1. Clear Understanding of Their Job Roles- Most employees want to know what is expected of them and be able to focus on being successful at that. This creates focus and harmony across the organization. This does not need to be overly complicated. Have a basic job description and expectations usually works fine. Adding a sentence such as “ability to assist with cross-functional activities” is a good idea because this outlines a general understanding that the employee will work in multiple capacities and with other groups when necessary. If you want to look at examples of well written job descriptions, have a look at Apple’s product marketing management positions online, which are some of the best.
2. Clear Understanding of How Success Will be Measured- Once an employee understands what is expected, they naturally want to know how their success (or lack of) will be measured. This gives them a clear target to aim for. Most employee want to do well at their job. This instills a sense of pride and an incentive to perform well. If an employee doesn’t have an understanding of how they will be measured, they won’t have a goal. It is the employer’s responsibility to ensure the units of measurement align with the job description.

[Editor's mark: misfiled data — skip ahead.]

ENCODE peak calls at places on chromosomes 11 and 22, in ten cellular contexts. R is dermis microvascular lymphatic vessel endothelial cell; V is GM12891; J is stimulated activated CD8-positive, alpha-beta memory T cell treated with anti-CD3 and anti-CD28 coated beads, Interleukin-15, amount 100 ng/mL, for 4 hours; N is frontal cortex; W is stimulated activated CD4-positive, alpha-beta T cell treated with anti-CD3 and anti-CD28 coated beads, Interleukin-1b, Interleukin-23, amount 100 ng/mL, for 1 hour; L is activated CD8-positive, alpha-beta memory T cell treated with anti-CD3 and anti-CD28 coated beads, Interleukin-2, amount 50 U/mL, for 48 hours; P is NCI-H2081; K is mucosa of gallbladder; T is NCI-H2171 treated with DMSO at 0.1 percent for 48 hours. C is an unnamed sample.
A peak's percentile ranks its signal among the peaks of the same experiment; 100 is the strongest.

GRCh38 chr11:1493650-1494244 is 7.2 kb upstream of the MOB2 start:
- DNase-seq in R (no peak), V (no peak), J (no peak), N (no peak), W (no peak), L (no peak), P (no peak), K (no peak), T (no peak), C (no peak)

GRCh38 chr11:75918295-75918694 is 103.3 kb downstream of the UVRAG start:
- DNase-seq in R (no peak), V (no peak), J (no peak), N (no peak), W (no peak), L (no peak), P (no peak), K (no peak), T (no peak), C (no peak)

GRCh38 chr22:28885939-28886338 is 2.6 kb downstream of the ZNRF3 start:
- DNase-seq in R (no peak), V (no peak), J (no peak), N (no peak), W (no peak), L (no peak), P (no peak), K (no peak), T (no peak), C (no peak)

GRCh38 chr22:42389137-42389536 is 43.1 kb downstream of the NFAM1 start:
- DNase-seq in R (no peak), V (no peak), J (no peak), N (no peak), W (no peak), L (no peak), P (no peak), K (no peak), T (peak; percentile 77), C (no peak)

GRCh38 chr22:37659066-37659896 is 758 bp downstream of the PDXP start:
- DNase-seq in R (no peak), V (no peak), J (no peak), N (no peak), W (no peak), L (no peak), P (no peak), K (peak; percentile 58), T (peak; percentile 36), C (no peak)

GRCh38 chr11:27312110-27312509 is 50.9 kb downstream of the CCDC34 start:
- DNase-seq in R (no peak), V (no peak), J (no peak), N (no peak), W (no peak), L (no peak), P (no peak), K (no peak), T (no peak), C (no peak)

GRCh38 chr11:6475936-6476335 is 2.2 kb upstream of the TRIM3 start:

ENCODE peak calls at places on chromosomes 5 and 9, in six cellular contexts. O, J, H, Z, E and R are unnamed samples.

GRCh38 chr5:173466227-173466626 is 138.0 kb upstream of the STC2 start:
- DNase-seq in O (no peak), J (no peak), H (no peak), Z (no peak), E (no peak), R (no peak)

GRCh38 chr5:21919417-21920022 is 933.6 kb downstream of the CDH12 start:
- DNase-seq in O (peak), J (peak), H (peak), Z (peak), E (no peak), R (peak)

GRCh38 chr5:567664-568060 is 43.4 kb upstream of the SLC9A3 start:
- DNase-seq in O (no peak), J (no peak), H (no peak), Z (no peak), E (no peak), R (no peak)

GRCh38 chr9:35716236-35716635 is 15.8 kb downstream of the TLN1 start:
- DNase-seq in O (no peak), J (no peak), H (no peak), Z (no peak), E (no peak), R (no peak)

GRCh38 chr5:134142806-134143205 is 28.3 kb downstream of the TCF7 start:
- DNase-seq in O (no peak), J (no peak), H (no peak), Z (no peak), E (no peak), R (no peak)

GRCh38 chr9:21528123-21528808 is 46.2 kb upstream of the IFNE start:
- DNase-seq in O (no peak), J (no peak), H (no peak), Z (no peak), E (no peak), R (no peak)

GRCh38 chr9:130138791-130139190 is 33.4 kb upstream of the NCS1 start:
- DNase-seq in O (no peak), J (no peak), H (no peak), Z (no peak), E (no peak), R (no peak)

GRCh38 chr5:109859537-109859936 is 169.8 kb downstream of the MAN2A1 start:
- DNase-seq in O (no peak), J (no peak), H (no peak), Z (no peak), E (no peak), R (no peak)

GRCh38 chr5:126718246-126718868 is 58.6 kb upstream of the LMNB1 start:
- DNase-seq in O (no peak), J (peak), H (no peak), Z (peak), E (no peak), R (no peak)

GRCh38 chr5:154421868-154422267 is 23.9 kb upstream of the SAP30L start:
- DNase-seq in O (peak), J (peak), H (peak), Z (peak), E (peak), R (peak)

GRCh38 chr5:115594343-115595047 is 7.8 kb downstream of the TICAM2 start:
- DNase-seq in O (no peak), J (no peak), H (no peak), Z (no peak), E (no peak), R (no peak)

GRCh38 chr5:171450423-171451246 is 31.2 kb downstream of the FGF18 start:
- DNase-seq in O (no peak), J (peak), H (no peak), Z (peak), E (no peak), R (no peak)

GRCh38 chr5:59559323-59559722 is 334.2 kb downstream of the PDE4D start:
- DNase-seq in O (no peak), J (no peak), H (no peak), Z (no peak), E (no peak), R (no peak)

3. Nurturing Leadership Development- People instinctively look for strong leaders to guide them to do better. Most employees would like to grow into a leadership role in some capacity. If the company is small and doesn’t have a leadership model, it’s worth creating one. This is an effective way to ensure employees understand what the business expects from its leaders. There are many examples of leadership models online. Find a couple that you believe resonate with your corporate culture and blend them into something that fits perfectly. It doesn’t take much time and it’s a great way to show employees what is expected of the company’s leaders.
4. Training Business Acumen- Employees want the skills and tools to do their jobs better. This helps them nail the target that was created in steps 1 and 2. Business acumen can be an exceptionally boring topic to try and teach employees. Many executives often are in need of business acumen fundamentals. Having a strong foundation in business acumen creates a common language for everyone to speak within the organization. The trick to effective business acumen is to ensure the courses also include a leadership and human behavior component. Since effective leadership has an effect on business outcomes, this is critical.
As Tech Boom 2.0 winds down, expect to see a return to business as usual. Turnaround managers will come in, be hated on, and get everything back to how it should be. Companies are best served focusing on proven and simple management methods, business acumen fundamentals, and paying attention to the most important aspect of any business – what the customer needs. Holacracy unfortunately is not going to be in that recipe for business success.
William Hall, Vice President of Learning and Development at Simulation Studios, a boutique corporate training firm. Hall is author of the Amazon bestselling book “Shift: Using Business Simulations and Serious Games”. Hall worked with Steve Jobs for 12 years at Apple as a product manager, along with stints at AOL and Skype.